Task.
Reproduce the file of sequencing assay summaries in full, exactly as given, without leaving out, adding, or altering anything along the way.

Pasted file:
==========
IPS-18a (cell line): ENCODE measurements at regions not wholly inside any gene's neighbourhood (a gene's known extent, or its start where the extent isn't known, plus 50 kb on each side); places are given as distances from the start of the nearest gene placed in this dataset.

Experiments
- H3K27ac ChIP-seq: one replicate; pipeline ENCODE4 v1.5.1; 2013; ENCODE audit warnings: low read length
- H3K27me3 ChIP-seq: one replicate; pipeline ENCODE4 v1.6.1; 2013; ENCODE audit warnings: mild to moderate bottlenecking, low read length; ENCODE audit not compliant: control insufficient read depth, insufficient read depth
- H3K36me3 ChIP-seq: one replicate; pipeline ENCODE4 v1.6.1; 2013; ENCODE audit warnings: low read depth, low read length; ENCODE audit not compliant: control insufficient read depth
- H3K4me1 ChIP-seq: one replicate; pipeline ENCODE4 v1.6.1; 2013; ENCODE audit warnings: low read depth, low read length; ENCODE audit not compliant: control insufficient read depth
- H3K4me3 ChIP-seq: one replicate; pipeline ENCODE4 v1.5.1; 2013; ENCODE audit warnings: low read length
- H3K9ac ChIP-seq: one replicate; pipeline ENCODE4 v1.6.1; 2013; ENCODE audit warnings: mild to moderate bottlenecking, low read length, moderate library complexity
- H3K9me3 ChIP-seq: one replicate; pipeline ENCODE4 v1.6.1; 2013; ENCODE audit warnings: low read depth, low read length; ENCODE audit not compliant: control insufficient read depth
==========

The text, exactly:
IPS-18a (cell line): ENCODE measurements at regions not wholly inside any gene's neighbourhood (a gene's known extent, or its start where the extent isn't known, plus 50 kb on each side); places are given as distances from the start of the nearest gene placed in this dataset.

Experiments
- H3K27ac ChIP-seq: one replicate; pipeline ENCODE4 v1.5.1; 2013; ENCODE audit warnings: low read length
- H3K27me3 ChIP-seq: one replicate; pipeline ENCODE4 v1.6.1; 2013; ENCODE audit warnings: mild to moderate bottlenecking, low read length; ENCODE audit not compliant: control insufficient read depth, insufficient read depth
- H3K36me3 ChIP-seq: one replicate; pipeline ENCODE4 v1.6.1; 2013; ENCODE audit warnings: low read depth, low read length; ENCODE audit not compliant: control insufficient read depth
- H3K4me1 ChIP-seq: one replicate; pipeline ENCODE4 v1.6.1; 2013; ENCODE audit warnings: low read depth, low read length; ENCODE audit not compliant: control insufficient read depth
- H3K4me3 ChIP-seq: one replicate; pipeline ENCODE4 v1.5.1; 2013; ENCODE audit warnings: low read length
- H3K9ac ChIP-seq: one replicate; pipeline ENCODE4 v1.6.1; 2013; ENCODE audit warnings: mild to moderate bottlenecking, low read length, moderate library complexity
- H3K9me3 ChIP-seq: one replicate; pipeline ENCODE4 v1.6.1; 2013; ENCODE audit warnings: low read depth, low read length; ENCODE audit not compliant: control insufficient read depth